Looking at the game theory behind congressional debt ceiling negotiations, we see a classic example of the prisoner’s dilemma.
The one similarity shared by the U.S. China Trade War, OPEC negotiations, and two burglars separated in jail is the Prisoners’ Dilemma.
Confirming that economics relates to almost everything, game theory can explain yesterday’s women’s World Cup semifinal penalty kick save by the U.S. team.
Whether looking at an art heist, government shutdown negotiations or a soccer shootout, game theory can explain people’s behavior.
We can use economic game theory to understand the decisions made by kickers and goalies during World Cup penalty shootouts.
The auction prices for Nobel Prize medals are more than a number because a price can give us information about a good or a service,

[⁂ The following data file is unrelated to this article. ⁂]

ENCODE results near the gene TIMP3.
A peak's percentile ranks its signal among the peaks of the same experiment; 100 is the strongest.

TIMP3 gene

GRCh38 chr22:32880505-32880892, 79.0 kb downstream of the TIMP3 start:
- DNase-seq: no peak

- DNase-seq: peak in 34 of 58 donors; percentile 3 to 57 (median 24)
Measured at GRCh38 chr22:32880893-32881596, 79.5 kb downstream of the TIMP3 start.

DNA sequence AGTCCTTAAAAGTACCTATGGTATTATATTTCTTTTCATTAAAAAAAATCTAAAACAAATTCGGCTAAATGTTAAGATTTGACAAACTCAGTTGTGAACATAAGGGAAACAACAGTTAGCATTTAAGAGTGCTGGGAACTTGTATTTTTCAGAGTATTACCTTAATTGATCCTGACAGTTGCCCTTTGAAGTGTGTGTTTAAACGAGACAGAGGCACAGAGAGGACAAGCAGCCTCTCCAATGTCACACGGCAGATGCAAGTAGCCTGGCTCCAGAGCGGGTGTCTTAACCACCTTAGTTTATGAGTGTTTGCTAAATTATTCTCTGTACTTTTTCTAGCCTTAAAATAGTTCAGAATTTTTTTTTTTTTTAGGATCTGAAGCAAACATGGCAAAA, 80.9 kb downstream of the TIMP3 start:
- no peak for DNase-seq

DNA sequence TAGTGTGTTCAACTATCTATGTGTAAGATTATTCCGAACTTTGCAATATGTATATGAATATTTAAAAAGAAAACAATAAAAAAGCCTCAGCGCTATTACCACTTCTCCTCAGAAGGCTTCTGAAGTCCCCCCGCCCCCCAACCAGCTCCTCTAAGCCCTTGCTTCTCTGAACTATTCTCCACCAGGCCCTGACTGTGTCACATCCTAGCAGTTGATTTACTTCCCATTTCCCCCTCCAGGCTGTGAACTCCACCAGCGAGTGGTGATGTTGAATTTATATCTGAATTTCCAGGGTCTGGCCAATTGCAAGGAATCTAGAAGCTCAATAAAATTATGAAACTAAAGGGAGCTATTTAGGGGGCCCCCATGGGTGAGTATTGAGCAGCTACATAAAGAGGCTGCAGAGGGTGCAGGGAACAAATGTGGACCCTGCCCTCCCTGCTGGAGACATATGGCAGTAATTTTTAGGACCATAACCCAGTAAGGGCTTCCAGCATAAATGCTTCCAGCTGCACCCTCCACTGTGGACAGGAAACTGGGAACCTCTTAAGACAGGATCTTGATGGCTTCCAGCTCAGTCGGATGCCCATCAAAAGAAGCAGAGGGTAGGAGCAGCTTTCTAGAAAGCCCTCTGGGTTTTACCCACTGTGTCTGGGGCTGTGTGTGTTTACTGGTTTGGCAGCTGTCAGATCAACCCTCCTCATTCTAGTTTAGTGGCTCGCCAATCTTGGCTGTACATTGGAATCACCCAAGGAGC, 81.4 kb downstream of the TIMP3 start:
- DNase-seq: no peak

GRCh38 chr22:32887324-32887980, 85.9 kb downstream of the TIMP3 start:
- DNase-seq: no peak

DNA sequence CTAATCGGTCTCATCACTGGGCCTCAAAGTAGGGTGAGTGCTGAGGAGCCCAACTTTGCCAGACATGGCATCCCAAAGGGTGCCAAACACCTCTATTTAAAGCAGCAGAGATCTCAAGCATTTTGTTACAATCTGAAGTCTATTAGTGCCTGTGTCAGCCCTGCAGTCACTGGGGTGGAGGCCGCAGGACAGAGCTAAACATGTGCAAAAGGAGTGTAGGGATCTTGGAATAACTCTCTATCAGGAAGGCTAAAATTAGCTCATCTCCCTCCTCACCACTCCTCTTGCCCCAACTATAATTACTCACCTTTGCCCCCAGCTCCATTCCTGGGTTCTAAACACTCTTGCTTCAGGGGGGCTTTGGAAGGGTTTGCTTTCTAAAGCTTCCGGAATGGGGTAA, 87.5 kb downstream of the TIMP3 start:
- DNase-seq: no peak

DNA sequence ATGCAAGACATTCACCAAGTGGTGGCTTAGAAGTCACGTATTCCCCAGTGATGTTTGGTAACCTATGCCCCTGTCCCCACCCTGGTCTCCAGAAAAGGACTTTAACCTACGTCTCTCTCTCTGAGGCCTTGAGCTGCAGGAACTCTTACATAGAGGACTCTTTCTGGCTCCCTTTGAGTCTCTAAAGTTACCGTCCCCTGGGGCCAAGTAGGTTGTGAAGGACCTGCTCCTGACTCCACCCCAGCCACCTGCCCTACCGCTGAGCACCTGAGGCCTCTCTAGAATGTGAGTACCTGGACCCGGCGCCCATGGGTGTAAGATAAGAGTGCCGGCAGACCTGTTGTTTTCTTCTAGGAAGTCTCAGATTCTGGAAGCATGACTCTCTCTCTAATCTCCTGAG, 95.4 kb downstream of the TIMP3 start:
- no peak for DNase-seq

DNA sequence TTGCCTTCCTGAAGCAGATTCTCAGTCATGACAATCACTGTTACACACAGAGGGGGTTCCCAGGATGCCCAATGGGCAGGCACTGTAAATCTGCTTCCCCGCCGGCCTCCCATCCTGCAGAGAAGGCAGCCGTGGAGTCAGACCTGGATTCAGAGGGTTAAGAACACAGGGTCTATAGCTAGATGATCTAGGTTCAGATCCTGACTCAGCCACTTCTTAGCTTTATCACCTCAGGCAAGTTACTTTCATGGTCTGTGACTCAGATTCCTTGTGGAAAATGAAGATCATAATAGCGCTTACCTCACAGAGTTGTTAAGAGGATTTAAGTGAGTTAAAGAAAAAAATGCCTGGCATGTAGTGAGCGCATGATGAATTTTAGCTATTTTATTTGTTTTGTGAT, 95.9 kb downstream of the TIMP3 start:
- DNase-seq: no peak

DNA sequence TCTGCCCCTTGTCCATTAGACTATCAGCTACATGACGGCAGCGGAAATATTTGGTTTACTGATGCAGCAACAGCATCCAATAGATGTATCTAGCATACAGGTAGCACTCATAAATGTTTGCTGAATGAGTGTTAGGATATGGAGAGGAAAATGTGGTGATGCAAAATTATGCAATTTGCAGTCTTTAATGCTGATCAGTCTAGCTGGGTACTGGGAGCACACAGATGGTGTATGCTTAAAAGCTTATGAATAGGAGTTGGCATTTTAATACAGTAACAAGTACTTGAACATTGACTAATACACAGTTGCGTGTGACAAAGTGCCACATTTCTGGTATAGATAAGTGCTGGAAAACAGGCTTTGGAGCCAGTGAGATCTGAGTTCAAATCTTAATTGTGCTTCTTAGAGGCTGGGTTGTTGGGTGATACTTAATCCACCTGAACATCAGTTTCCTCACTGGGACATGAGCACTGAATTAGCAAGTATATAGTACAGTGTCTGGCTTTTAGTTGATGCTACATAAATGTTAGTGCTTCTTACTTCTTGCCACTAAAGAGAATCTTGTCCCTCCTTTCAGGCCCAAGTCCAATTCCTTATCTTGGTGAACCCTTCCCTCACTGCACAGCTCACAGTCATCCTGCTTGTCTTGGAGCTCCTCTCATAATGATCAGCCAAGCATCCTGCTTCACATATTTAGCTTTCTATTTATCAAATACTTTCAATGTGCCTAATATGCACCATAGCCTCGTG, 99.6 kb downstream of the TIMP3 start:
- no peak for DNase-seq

Our everyday economics includes externalities, branding, monopolistic competition, sovereign debt, game theory, elasticity, taxes, markets and the glass ceiling.
For insight on how Greece and Germany handle the prisoner’s dilemma as they negotiate Greek debt, we can compare their differences and eurozone loyalty.
Retailers face the prisoners’ dilemma when deciding whether to keep next day shipping guarantees on December 23rd because a decision relates to what others do.
One of the first calls a new Nobel Prize winner might get is from Adam Smith, editor of NobelPrize.org. As you might expect, hearing his name, people initially wonder if the call is for real. Usually Mr. Smith does a…